Indigenous peoples have inhabited the Arctic for thousands of years. The proportion indigenous people is estimated to be about 10 percent of total population living in arctic areas. There are over 40 different ethnic groups living in the Arctic. Map with fact boxes on Indigenous peoples who are permanent participants at the Arctic Council.
Arctic indigenous peoples include for example Saami in circumpolar areas of Finland, Sweden, Norway and Northwest Russia, Nenets, Khanty, Evenk and Chukchi in Russia, Aleut, Yupik and Inuit (Iñupiat) in Alaska, Inuit (Inuvialuit) in Canada and Inuit (Kalaallit) in Greenland. All of the above-mentioned countries except Iceland have indigenous peoples living within their Arctic territory. Official statistics do not necessarily recognize indigenous populations separately, although differences occur. The number of indigenous people is not accurate because of the definition of indigenousness. See the map Demography of indigenous peoples of the Arctic based on linguistic groups.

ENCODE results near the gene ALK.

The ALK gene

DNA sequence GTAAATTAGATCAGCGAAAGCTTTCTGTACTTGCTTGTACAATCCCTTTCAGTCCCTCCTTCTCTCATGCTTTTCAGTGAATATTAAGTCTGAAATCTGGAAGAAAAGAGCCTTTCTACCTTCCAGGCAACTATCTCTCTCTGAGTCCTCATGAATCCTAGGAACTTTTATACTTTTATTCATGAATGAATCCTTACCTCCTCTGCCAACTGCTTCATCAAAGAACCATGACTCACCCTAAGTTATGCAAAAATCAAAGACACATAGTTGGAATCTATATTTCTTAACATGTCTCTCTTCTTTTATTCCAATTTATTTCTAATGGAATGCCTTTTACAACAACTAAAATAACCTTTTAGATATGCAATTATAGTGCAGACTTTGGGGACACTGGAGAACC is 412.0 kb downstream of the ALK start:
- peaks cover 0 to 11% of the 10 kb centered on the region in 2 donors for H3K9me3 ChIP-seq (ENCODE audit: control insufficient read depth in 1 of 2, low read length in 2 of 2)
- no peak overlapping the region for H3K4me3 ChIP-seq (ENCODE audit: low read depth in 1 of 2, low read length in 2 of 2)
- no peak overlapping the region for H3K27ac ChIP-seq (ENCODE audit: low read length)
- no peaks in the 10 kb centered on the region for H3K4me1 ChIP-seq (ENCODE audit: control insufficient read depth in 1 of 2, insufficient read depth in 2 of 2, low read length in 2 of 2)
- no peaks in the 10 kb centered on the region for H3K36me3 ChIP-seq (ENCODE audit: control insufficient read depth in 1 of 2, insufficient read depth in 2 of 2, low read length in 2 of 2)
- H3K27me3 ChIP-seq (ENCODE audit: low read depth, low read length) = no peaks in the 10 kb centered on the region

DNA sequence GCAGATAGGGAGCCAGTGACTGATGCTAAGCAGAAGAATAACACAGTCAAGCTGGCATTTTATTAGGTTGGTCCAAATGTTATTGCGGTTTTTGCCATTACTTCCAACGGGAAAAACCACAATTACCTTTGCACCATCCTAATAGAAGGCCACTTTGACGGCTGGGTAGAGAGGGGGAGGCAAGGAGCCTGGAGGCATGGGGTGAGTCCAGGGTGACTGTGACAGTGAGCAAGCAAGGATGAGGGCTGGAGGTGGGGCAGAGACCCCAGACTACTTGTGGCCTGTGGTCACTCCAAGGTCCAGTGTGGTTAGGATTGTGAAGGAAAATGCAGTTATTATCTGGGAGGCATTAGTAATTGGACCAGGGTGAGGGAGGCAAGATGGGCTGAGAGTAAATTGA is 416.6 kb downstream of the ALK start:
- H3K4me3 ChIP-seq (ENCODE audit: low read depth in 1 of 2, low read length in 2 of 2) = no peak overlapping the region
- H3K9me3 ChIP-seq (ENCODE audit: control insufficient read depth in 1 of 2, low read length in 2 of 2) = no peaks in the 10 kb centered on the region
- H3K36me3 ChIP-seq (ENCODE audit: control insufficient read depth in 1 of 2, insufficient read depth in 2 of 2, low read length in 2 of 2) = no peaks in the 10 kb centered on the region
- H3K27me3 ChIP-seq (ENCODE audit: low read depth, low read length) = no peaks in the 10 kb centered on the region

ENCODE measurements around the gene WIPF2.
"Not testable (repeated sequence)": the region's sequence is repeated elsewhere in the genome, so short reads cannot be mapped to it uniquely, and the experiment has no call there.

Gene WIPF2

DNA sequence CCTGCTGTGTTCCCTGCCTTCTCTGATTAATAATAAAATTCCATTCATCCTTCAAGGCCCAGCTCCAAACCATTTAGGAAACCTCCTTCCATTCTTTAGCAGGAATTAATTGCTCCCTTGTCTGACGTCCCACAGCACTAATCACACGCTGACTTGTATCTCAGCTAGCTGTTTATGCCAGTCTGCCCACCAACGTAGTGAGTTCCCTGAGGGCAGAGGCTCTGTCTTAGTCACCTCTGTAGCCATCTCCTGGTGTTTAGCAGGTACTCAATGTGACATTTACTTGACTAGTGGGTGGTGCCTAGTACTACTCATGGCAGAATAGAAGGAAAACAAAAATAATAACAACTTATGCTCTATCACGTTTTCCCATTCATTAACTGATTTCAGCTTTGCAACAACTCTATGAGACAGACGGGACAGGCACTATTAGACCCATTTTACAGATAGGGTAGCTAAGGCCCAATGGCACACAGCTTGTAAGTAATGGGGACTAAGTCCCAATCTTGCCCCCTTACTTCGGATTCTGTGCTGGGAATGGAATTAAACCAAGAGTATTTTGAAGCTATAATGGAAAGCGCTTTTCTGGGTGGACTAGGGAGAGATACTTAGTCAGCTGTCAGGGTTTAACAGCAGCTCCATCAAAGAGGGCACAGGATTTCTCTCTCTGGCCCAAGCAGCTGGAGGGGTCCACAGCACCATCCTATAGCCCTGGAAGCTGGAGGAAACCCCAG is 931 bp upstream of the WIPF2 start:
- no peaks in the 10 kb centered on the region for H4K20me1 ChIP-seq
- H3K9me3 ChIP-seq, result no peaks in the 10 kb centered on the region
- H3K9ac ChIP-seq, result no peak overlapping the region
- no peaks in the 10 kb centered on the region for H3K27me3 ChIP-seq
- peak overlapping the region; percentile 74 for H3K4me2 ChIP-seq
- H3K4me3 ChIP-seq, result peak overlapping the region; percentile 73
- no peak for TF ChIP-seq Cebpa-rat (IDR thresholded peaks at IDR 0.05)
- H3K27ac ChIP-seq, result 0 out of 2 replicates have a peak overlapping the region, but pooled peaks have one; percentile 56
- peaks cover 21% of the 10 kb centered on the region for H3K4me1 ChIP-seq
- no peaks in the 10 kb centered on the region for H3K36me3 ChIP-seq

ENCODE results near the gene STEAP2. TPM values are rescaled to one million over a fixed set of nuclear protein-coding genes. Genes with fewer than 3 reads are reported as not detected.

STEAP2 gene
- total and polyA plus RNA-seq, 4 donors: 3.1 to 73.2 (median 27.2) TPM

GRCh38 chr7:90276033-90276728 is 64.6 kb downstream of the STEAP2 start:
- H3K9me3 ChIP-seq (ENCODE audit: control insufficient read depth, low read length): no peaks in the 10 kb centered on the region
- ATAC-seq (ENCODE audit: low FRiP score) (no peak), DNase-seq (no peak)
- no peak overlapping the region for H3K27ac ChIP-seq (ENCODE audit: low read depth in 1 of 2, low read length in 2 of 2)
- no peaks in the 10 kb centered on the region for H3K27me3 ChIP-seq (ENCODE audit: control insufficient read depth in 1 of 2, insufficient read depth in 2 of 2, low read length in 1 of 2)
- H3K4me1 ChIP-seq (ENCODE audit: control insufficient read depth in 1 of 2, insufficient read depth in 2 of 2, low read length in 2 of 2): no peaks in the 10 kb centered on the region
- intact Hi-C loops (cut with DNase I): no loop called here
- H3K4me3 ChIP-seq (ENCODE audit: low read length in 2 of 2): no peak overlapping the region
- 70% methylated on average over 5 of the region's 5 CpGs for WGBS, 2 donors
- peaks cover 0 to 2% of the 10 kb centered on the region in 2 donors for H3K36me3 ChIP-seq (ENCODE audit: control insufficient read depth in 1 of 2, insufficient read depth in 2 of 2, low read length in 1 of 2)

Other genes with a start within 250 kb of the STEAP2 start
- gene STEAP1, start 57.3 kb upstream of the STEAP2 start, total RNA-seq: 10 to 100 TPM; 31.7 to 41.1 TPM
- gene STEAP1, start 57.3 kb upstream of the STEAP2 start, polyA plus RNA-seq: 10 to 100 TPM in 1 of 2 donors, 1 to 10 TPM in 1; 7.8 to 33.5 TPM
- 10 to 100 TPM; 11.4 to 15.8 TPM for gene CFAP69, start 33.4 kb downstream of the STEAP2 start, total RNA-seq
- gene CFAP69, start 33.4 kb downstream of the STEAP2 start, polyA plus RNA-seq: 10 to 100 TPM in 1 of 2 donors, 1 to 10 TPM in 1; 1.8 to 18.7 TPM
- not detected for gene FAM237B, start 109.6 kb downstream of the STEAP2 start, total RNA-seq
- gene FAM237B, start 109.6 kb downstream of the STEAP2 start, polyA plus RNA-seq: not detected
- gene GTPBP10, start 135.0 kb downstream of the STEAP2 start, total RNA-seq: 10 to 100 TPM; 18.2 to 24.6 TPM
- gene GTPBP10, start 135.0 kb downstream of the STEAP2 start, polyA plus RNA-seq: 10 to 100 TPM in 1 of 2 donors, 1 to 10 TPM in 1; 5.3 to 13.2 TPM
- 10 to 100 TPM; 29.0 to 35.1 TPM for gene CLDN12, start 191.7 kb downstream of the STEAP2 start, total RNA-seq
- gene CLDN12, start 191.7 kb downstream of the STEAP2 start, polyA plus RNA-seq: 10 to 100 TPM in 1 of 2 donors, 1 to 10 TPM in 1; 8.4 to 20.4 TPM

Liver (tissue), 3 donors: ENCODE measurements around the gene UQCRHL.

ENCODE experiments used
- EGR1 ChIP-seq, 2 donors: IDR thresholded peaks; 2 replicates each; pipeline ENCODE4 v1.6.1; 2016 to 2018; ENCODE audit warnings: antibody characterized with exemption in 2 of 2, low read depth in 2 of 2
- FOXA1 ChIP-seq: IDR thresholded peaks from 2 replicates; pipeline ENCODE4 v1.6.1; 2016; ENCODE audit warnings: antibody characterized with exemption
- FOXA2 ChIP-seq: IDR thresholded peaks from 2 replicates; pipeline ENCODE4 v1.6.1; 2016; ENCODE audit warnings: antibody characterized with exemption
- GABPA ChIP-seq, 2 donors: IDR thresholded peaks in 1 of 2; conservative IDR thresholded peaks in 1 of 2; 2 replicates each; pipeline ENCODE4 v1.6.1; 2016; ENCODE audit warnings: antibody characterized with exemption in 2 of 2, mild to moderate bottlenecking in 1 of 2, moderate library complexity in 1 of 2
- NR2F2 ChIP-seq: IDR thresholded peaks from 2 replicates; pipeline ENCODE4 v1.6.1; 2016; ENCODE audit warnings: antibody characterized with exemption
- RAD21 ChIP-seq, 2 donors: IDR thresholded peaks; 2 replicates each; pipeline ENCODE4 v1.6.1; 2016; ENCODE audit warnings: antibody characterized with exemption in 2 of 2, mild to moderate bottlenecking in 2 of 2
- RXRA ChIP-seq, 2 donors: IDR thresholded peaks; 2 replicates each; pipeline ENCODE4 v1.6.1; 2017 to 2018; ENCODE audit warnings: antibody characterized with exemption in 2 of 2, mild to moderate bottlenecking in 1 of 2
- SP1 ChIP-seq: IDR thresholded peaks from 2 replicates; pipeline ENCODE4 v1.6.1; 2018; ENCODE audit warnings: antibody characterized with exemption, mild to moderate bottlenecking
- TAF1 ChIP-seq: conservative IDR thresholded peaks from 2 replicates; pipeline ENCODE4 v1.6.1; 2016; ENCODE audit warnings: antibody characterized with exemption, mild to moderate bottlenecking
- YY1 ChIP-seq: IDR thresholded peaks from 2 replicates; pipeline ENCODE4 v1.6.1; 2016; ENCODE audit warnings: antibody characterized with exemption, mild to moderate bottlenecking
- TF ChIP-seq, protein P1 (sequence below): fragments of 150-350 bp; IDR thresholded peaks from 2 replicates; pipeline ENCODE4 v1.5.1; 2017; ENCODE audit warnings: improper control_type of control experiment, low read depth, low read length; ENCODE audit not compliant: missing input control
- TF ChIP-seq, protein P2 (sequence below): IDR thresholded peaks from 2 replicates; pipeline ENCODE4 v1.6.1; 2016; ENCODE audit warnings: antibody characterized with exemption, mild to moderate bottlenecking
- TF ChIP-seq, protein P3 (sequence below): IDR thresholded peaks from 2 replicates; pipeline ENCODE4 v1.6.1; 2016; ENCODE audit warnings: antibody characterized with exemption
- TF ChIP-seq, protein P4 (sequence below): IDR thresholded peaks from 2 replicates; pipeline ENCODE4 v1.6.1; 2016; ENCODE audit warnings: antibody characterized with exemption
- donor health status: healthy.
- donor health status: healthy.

There is a great variation of cultural, historical and economical backgrounds among the groups. However, a common feature for most of the indigenous communities in the Arctic is that they have already undergone substantial changes due to the globalization of the western way of life, state policies, modern transport and the introduction of mixed economy.
In general, indigenous people have a specific connection to land that they have inhabited. Other features, for example distinct language, culture and traditional livelihoods such as reindeer herding, fishing and hunting are characteristics of indigenous people in the Arctic. Industrialization, social change and environmental problems such as climate change, however, present threats to the continuity of these livelihoods and culture.
Recently, political organization of indigenous peoples has led to international recognition and clarification of human and political rights concerning indigenous populations. Rights to land and natural resources are an important part of the culture and survival of indigenous peoples in the Arctic.